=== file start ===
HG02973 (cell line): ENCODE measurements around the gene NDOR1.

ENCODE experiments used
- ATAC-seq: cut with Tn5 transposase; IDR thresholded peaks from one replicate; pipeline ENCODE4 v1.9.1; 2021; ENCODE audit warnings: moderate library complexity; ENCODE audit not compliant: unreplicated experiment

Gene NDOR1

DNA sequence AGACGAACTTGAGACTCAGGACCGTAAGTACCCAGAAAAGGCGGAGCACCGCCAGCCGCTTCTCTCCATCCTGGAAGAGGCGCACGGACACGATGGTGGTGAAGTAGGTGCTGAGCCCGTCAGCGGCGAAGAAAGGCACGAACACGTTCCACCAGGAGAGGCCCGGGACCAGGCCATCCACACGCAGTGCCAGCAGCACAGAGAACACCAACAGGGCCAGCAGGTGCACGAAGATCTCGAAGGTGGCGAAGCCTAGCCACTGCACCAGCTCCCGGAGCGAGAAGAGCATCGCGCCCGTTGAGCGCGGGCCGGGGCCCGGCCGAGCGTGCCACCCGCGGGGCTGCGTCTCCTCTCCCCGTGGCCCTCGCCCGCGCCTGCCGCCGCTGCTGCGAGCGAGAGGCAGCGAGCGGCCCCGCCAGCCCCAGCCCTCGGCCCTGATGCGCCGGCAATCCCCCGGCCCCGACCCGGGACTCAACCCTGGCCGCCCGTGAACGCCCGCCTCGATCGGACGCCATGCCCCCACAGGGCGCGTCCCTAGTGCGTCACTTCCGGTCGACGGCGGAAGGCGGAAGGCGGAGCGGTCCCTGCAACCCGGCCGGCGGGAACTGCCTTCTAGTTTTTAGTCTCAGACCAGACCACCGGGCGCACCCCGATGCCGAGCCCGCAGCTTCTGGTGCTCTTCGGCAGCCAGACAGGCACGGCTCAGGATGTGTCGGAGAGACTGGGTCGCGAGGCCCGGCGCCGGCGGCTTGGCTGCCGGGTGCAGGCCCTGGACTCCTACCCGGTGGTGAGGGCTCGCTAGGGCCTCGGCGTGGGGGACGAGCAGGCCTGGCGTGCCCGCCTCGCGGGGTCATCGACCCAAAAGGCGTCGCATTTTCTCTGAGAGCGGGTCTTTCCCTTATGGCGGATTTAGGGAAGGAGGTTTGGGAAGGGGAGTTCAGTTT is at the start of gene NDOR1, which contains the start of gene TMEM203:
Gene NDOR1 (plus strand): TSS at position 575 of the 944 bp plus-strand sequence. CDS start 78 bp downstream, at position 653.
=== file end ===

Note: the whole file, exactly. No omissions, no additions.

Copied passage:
HG02973 (cell line): ENCODE measurements around the gene NDOR1.

ENCODE experiments used
- ATAC-seq: cut with Tn5 transposase; IDR thresholded peaks from one replicate; pipeline ENCODE4 v1.9.1; 2021; ENCODE audit warnings: moderate library complexity; ENCODE audit not compliant: unreplicated experiment

Gene NDOR1

DNA sequence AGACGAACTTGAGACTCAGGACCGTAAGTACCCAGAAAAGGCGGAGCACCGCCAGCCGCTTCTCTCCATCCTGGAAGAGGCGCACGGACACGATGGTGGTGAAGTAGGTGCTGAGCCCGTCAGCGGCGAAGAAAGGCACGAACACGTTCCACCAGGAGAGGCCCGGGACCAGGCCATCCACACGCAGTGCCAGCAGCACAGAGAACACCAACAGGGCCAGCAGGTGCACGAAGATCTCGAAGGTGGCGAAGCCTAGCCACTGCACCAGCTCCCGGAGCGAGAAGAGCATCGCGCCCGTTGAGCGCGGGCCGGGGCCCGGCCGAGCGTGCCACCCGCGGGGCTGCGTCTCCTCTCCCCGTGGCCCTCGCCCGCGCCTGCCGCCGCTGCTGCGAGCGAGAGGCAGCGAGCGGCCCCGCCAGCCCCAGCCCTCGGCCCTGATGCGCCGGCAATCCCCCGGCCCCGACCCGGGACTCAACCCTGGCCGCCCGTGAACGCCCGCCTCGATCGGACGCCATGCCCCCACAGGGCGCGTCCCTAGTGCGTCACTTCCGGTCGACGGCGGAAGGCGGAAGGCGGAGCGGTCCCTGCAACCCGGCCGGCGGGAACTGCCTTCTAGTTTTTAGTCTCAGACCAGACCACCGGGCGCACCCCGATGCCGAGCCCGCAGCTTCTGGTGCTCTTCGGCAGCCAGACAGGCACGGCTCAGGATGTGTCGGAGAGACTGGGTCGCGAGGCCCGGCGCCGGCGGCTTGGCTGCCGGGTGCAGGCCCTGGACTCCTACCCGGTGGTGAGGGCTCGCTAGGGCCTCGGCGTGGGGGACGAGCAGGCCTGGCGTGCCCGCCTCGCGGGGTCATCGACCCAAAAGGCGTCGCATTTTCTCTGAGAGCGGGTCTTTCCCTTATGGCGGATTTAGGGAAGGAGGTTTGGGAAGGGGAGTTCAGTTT is at the start of gene NDOR1, which contains the start of gene TMEM203:
Gene NDOR1 (plus strand): TSS at position 575 of the 944 bp plus-strand sequence. CDS start 78 bp downstream, at position 653.